7 Lessons Agile Can Teach Us about Leadership

The Agile Manifesto contains values to guide teams toward developing better software. But its directives are also about leadership—influencing culture and creating an organization where people can collaborate to meet the needs of their customers. Here are seven lessons the Agile Manifesto can teach us about leadership.

“But the Agile Manifesto is just for developers! Why are we covering it during a leadership workshop?”

This stance can be common, especially when working with executives on agile projects. And they aren’t completely wrong; the manifesto was written by seventeen people with backgrounds in software development and methodologies.

However, upon closer inspection, the Agile Manifesto is also about leadership—influencing culture and creating an organization where people can collaborate to meet the needs of their customers. Here are seven lessons the Agile Manifesto can teach us about leadership. 

Lesson #1: Agile is more than a mindset.

Let’s start at the beginning: “We are uncovering better ways of developing software by doing it and helping others do it.” The preamble of the Agile Manifesto is often overlooked, but it contains a clear directive: Agile is driven by action. We are learning by doing and helping others do it.

Agile is also about delivering something. As a leader, you can help your teams by expecting working software (or any deliverable) at the end of every sprint and by removing organizational impediments that put delivering tasks in jeopardy.

The phrase “uncovering better ways” is also interesting. I take it to mean that we are experimenting and exploring ways to do work more satisfactorily and that the experimentation and exploration is continual. We have not found the “best” ways, but we are seeking better ways.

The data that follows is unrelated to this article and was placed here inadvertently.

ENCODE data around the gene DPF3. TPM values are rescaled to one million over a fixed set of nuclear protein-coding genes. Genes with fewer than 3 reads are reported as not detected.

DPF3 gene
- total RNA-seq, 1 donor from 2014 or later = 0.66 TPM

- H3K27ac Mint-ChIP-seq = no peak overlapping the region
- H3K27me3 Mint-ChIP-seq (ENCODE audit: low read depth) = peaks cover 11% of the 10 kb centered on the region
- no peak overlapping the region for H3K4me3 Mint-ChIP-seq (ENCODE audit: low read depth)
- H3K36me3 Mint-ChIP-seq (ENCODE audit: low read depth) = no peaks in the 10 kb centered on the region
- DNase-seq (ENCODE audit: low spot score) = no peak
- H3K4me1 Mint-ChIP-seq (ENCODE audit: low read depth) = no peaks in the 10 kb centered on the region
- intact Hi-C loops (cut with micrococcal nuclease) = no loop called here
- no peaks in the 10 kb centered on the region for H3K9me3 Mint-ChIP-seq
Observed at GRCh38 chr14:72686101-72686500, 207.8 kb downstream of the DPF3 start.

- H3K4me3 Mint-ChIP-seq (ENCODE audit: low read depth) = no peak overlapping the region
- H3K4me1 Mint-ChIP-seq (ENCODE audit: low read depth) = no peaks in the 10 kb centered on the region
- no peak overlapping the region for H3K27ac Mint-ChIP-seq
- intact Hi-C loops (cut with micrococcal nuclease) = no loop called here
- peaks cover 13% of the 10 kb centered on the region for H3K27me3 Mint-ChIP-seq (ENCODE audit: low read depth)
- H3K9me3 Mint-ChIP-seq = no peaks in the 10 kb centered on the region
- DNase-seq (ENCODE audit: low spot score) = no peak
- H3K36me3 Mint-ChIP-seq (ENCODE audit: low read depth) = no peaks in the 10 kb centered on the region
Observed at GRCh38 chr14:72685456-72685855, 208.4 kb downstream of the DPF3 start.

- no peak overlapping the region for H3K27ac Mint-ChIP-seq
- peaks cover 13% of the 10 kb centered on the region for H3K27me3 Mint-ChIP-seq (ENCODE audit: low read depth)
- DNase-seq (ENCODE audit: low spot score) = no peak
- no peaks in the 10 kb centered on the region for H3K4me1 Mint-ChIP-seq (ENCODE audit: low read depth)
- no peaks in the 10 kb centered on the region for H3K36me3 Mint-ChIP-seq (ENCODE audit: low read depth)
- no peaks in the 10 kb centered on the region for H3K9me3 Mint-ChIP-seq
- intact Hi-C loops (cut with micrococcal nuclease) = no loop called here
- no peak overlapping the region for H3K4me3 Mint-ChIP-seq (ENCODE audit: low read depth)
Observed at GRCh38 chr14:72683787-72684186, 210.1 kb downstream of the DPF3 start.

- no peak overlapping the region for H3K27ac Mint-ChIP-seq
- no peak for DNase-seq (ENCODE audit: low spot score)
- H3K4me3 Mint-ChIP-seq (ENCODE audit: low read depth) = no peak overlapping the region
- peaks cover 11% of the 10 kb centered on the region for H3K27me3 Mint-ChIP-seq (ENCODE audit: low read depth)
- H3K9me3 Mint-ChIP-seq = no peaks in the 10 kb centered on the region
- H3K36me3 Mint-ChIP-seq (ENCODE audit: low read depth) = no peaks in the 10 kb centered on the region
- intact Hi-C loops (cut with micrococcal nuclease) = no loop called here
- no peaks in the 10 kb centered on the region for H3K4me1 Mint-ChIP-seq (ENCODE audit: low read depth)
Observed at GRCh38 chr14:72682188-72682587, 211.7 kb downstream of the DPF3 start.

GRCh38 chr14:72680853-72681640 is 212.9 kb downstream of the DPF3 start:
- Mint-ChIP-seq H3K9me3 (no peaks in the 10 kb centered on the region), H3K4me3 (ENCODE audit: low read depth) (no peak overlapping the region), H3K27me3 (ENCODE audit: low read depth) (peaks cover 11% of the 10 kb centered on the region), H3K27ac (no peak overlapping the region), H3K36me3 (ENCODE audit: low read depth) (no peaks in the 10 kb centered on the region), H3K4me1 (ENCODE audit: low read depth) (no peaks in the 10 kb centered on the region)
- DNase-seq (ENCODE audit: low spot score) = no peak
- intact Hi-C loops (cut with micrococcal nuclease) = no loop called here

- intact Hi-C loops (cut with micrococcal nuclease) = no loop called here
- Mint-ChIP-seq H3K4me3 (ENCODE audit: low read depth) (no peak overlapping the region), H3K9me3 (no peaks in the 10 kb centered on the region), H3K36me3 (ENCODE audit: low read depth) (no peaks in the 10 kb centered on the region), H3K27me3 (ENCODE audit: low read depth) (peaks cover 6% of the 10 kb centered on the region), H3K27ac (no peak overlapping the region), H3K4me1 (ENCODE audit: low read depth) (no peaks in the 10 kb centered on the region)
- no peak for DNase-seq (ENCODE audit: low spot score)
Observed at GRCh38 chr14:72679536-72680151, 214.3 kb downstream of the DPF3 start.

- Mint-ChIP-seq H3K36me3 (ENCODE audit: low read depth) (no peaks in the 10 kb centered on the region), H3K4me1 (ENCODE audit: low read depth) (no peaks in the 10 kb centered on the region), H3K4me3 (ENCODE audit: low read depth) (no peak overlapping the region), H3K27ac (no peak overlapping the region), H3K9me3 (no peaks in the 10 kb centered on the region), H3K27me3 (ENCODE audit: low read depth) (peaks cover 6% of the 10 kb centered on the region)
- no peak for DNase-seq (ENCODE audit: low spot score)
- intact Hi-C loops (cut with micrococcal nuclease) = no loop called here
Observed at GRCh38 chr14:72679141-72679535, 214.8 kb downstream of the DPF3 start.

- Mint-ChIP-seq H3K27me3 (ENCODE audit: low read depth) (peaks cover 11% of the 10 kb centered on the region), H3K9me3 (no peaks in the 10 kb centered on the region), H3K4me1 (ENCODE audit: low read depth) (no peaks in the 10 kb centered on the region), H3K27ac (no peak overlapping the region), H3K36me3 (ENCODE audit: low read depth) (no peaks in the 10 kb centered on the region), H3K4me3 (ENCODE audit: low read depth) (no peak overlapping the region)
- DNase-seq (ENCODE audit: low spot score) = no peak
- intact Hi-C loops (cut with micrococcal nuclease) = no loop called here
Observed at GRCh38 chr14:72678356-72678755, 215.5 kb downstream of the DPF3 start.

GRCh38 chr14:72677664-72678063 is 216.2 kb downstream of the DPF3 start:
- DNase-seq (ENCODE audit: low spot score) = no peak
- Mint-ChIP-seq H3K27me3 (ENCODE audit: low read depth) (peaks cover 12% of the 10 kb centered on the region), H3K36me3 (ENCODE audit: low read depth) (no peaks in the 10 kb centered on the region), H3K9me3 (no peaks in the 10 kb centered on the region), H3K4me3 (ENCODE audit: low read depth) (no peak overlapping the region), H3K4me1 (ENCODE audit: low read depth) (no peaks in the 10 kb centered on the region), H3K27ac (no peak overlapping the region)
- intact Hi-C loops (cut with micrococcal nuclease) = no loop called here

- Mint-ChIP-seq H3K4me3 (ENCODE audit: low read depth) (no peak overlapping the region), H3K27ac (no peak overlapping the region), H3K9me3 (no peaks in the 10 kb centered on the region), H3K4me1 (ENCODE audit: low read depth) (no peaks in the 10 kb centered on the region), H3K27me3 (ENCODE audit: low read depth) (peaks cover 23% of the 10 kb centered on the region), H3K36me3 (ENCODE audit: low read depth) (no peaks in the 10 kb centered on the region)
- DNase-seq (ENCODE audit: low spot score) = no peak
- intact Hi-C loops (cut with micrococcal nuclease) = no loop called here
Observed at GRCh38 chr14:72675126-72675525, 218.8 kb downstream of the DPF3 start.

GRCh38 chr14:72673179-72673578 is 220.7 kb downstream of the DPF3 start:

Lesson #2: Agile organizations are learning organizations.

Empiricism is at the heart of agile. We conduct experiments, inspect the results, and adapt our teams’ practices, methods, and processes based on what we’ve learned. As leaders, we accept that failure is part of the learning process, and sometimes losing a sprint or release can reap far greater rewards as our projects move forward. Don’t celebrate failure, but make it safe for teams to fail when it happens. 

But how do we guide the work we lead? Fortunately, the manifesto gives leaders insights and assists with making decisions:

Through this work we have come to value:

  • Individuals and interactions over processes and tools
  • Working software over comprehensive documentation
  • Customer collaboration over contract negotiation
  • Responding to change over following a plan

Let’s take these one at a time.

Individuals and Interactions over Processes and Tools

People create software. Processes and tools can get in the way of delivery. Phase gates, handoffs, and endless approvals put barriers between the many people doing the work. This can be harmful, considering agile practices are driven by collaboration.

For example, when practicing Scrum—the most popular agile framework—the product owner gets feedback from stakeholders and provides it to the team. The Scrum team members talk with the ScrumMaster to work through impediments. ScrumMasters and product owners also work together closely to make sure the backlog is well refined and understood, the product vision is clear, and the team is positioned for success.

Lesson #3: Communication is essential to collaboration.

Focusing on the individuals and interactions that make agile work puts a value on the human side of delivering software and on the “soft” skills that can make or break teams. Leaders can support this value by modeling desired behaviors. Clear expectations, continuous feedback, and seeking to work alongside your teams can help foster the effective collaboration your teams need to be successful.

Working Software over Comprehensive Documentation

Agile teams work in short feedback loops. We make small decisions frequently to build alignment with our customers on what’s needed to solve their problems. Assumptions, misunderstandings, and mistakes live in comprehensive documentation, especially requirements documents.

This does not mean that documentation goes away. How decisions were made, why a direction was taken in the architecture, and the overall goals of the project are important to preserve.

However, the intent of the code under development can be better expressed in the codebase itself. This happens in the form of unit tests, acceptance tests, and even code comments, when appropriate. 

Leaders can help teams get the rapid feedback they need by being realistic about the types of documentation required for a project. 

Lesson #4: We learn by doing.